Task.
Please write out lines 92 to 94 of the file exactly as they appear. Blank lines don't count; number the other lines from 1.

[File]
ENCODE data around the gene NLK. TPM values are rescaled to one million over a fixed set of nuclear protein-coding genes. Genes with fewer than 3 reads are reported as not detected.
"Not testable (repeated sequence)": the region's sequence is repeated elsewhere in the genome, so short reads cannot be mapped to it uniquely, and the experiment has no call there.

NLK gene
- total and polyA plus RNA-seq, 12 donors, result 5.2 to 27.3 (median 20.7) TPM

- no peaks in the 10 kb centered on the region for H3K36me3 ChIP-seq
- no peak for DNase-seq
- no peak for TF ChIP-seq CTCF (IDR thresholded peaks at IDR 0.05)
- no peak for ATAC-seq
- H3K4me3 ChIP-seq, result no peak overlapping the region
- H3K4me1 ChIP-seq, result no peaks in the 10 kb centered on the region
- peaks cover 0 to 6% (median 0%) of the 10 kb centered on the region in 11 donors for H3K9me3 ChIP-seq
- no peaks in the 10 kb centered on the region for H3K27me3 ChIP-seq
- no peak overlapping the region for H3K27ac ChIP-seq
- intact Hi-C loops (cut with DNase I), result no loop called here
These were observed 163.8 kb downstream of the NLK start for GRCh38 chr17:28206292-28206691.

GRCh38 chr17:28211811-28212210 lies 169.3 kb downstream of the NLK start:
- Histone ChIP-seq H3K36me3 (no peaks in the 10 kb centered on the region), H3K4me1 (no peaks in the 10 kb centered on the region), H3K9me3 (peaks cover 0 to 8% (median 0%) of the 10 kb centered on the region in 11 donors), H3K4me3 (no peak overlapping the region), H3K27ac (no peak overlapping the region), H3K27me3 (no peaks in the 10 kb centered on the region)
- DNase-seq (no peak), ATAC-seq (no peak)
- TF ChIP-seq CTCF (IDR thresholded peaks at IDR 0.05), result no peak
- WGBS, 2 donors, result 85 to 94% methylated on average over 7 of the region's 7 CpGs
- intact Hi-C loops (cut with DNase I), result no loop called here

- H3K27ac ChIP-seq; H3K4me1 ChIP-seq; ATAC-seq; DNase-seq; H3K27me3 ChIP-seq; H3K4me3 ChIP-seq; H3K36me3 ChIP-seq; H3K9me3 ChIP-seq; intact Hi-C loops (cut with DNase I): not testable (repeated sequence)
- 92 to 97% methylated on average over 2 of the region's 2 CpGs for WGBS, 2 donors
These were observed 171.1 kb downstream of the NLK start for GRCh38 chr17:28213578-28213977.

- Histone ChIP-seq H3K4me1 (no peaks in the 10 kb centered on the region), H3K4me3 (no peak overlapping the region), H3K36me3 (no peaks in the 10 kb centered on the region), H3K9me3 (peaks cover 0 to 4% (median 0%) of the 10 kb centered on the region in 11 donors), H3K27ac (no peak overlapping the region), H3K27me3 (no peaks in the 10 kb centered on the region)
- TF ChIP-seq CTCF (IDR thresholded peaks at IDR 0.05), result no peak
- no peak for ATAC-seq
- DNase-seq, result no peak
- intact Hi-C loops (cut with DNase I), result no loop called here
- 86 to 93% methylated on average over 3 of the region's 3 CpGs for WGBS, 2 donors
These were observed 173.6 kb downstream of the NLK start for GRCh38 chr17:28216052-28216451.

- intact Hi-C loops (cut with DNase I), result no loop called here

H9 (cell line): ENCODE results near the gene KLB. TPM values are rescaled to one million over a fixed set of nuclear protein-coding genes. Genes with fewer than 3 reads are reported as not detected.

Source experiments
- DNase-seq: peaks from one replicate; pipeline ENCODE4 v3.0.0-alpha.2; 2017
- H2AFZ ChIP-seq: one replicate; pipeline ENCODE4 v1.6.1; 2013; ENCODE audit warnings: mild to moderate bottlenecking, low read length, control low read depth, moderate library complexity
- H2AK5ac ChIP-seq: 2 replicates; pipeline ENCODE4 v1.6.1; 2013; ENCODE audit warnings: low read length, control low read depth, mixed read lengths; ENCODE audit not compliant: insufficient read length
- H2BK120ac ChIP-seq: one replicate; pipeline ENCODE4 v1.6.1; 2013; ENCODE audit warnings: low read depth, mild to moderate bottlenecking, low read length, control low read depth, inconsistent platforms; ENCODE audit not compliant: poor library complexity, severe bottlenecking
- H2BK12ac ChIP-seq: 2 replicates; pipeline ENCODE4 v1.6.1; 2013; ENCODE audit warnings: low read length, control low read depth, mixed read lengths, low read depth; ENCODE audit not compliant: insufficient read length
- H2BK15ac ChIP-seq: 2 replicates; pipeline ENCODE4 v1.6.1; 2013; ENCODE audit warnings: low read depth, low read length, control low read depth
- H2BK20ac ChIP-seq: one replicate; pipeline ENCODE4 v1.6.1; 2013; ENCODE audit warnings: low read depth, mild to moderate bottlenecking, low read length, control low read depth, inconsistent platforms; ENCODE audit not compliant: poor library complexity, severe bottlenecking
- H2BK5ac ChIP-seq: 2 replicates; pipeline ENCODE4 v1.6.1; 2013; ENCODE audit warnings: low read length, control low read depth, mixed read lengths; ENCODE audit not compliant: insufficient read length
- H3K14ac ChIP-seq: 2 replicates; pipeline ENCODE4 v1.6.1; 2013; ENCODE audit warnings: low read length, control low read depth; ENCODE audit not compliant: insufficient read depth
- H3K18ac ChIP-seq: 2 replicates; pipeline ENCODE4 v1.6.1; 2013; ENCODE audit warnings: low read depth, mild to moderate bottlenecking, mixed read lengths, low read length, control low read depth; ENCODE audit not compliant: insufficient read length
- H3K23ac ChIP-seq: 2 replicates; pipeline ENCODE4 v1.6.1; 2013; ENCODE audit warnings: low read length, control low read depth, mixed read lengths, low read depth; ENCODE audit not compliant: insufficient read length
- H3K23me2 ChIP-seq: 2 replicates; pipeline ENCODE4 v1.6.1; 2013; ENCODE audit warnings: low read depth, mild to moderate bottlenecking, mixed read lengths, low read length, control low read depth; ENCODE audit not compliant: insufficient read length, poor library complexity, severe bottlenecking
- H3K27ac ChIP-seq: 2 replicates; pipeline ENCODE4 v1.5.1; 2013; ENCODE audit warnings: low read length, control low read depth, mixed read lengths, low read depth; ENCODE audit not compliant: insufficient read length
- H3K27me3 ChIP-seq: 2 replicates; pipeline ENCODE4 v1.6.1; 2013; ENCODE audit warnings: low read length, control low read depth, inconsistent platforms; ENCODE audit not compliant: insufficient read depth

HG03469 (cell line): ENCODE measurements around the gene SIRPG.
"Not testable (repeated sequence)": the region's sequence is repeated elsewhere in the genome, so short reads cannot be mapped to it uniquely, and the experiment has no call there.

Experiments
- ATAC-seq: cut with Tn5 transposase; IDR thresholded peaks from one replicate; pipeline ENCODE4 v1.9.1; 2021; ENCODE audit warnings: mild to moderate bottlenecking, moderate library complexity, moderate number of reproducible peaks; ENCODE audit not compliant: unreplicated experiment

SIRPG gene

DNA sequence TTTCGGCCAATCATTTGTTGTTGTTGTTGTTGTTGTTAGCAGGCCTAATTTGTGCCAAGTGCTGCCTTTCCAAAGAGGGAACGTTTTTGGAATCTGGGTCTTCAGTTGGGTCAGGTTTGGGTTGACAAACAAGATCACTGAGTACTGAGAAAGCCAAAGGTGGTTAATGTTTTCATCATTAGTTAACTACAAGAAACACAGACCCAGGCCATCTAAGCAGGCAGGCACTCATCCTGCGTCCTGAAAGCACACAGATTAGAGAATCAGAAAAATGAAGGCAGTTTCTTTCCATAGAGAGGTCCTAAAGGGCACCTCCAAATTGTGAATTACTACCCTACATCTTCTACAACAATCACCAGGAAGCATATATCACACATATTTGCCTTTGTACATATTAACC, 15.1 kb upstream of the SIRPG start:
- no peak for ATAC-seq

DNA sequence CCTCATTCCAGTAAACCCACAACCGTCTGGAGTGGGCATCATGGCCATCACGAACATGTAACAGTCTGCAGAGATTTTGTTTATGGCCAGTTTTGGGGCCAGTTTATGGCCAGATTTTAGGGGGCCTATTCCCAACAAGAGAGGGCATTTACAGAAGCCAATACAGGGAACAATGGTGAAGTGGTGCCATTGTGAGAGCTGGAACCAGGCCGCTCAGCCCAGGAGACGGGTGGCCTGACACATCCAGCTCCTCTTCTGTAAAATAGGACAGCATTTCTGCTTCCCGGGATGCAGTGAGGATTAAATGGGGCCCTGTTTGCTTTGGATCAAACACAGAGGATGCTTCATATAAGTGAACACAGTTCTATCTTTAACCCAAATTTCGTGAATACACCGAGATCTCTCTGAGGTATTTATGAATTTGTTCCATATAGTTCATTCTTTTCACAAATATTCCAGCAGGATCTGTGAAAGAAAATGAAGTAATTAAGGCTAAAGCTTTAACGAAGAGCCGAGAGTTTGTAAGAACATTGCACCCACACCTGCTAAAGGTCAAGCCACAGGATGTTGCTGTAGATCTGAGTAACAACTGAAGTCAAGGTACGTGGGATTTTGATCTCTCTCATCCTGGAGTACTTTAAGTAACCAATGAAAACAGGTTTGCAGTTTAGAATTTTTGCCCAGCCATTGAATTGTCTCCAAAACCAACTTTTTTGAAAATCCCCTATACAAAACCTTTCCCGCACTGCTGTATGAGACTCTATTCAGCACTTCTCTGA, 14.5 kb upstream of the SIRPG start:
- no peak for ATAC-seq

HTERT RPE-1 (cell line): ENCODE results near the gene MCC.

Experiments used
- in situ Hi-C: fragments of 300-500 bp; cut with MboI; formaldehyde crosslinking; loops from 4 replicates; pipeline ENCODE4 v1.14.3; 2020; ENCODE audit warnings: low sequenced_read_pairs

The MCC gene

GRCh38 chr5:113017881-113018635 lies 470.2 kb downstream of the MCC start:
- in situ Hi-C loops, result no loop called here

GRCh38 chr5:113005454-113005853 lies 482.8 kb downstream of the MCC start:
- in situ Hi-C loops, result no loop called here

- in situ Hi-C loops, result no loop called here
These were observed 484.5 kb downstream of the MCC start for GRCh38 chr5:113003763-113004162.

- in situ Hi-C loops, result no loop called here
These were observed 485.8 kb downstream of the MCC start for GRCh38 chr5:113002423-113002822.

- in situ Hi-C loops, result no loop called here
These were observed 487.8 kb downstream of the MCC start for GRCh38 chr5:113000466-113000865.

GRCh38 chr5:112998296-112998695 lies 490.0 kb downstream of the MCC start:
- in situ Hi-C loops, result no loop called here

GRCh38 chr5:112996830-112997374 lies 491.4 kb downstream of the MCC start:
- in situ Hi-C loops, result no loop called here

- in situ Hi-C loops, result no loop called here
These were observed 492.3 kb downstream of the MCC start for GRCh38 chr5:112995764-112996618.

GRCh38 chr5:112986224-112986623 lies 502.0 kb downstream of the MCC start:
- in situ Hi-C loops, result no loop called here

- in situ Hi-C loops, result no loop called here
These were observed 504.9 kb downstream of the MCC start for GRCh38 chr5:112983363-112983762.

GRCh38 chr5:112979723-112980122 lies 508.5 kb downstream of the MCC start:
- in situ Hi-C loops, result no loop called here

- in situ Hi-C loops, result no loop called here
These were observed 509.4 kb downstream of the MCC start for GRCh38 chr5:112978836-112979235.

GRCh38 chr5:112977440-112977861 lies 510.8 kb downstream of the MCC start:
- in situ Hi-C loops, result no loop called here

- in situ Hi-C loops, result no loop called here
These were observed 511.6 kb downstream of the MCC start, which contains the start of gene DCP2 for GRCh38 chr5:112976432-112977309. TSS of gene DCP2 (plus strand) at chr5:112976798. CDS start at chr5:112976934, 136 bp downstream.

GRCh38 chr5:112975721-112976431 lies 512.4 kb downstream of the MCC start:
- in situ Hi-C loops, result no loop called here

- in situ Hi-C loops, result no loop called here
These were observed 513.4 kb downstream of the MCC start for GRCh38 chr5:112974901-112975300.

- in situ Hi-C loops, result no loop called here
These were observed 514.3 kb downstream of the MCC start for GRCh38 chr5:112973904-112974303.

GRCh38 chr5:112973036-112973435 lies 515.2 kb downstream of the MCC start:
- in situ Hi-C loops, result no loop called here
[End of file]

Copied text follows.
- in situ Hi-C loops, result no loop called here
These were observed 513.4 kb downstream of the MCC start for GRCh38 chr5:112974901-112975300.

- in situ Hi-C loops, result no loop called here